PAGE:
Northeast Dispatch, Part 2

Stender-Ferguson smackdown in New Jersey.

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NEW YORK– Linda Stender, the Democratic challenger in New Jersey’s 7th Congressional District, seems to represent both what’s right and what’s wrong about her party as it faces the pivotal midterm elections. Bringing to mind Elizabeth Edwards far more than Hillary Clinton—down-to-earth warmth overlaying a kind of no-nonsense toughness—she may have what it takes to beat incumbent Mike Ferguson, if she can keep him from controlling the terms of the debate. That’s a big “if,” because it’s precisely what the Dems have still failed to do, even in these days of widespread disillusionment and dissatisfaction with Bush and the Republicans.

The 7th District, which stretches across the middle of the state from west of Newark to the Pennsylvania border, is the site of the only New Jersey House race viewed as competitive, and Linda Stender the only candidate in the state to get support from the Democratic Congressional Campaign Committee’s Red to Blue program, which aims to unseat vulnerable Republicans.

Stender, a deputy speaker of New Jersey’s state assembly and a former town mayor, has joined other challengers in affluent districts in avoiding certain traditional Democratic concerns—especially social programs for the poor—while running strongly against the Iraq war and for reproductive rights and stem cell research. The latter, a surprise stand-out issue in this election, is doubly important in New Jersey, which is seeking to position itself as a center for the biotech and biomedical research industries. A Stender campaign ad features a fourteen year old with juvenile diabetes who says: “I tried to talk to Congressman Michael Ferguson three times over the past four years, but his aides told my parents that we cannot even discuss embryonic stem cell research because the Congressman is pro life. Am I not a life?” (Stender also got national attention—including a spot on Larry King—by urging a boycott of Ann Coulter’s latest book in response to her attack on 9/11 widows.)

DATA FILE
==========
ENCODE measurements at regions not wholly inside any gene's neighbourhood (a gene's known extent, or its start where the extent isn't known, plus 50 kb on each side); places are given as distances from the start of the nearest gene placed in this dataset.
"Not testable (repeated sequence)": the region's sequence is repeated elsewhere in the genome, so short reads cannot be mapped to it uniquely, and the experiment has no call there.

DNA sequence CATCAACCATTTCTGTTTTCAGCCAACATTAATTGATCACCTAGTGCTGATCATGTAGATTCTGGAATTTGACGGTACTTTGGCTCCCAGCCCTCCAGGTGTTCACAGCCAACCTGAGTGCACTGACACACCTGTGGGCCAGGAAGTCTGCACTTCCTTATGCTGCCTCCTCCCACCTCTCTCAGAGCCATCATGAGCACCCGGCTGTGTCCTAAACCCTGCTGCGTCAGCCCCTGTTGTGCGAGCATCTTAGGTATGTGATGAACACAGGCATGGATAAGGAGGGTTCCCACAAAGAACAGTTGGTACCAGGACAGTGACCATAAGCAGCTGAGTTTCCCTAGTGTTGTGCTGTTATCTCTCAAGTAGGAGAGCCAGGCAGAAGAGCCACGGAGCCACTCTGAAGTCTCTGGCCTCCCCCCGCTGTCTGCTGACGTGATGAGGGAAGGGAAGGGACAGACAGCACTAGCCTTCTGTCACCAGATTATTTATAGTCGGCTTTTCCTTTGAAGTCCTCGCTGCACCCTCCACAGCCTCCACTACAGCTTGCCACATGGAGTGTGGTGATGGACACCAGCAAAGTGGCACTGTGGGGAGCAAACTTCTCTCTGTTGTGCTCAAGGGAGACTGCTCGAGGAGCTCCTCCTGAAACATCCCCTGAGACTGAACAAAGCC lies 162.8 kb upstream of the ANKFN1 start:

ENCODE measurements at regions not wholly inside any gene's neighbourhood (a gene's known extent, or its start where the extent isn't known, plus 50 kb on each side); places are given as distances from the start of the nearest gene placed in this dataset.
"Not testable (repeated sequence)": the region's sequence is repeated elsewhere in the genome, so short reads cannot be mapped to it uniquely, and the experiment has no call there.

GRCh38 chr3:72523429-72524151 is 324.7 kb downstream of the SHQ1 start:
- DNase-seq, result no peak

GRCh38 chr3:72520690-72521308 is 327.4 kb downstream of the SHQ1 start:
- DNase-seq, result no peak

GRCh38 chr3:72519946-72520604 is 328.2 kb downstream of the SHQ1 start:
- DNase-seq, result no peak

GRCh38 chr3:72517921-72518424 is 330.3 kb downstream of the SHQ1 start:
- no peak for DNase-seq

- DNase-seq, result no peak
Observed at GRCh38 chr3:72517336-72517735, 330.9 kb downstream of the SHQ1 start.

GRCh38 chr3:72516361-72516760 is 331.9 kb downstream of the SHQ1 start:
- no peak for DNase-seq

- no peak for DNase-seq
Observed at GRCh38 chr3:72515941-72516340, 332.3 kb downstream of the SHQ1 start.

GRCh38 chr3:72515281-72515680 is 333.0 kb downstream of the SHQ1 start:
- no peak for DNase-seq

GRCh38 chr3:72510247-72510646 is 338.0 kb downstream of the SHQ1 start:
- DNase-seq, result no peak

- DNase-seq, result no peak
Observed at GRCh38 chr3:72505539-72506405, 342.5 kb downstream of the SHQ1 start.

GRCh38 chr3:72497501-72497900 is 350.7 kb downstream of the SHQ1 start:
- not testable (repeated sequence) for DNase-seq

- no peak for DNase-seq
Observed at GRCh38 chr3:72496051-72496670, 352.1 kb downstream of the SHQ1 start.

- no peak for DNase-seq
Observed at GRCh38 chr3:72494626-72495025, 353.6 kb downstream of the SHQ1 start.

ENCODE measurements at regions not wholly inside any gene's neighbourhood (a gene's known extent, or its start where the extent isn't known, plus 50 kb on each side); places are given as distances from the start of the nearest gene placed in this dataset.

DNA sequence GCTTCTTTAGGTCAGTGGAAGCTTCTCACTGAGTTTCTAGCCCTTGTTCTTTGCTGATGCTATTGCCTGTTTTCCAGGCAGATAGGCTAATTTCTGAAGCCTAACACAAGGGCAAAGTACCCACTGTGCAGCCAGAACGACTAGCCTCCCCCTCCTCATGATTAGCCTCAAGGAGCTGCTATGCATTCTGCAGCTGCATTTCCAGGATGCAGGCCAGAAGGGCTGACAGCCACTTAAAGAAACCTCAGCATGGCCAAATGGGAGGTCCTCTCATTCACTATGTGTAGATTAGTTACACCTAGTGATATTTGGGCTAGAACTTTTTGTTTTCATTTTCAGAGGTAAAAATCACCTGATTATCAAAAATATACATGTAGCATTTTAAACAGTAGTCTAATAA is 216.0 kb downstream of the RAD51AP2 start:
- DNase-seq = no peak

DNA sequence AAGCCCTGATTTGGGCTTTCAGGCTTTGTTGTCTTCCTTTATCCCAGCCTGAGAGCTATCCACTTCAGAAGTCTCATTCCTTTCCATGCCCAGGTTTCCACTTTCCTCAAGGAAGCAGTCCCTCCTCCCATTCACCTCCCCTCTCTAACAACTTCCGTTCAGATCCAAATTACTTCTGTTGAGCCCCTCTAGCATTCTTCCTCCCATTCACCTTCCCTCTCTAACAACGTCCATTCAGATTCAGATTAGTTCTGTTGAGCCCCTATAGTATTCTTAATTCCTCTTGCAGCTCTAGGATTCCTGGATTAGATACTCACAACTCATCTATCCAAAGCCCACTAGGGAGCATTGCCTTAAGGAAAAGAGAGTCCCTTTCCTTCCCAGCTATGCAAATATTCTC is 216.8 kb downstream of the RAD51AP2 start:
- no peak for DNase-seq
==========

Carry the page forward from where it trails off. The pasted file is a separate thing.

Ferguson, a slick young Bush-era Republican whose hard-line pro-life position is somewhat out of step with his suburban constituency, is vulnerable on these social issues, as well as on his steadfast support of the Iraq war and loyalty to the president. He also has ethics problems—close ties to Tom DeLay, and a record-high fine from the FEC for campaign finance violations. But Ferguson maintains a narrowing lead in a district that has long been solidly Republican.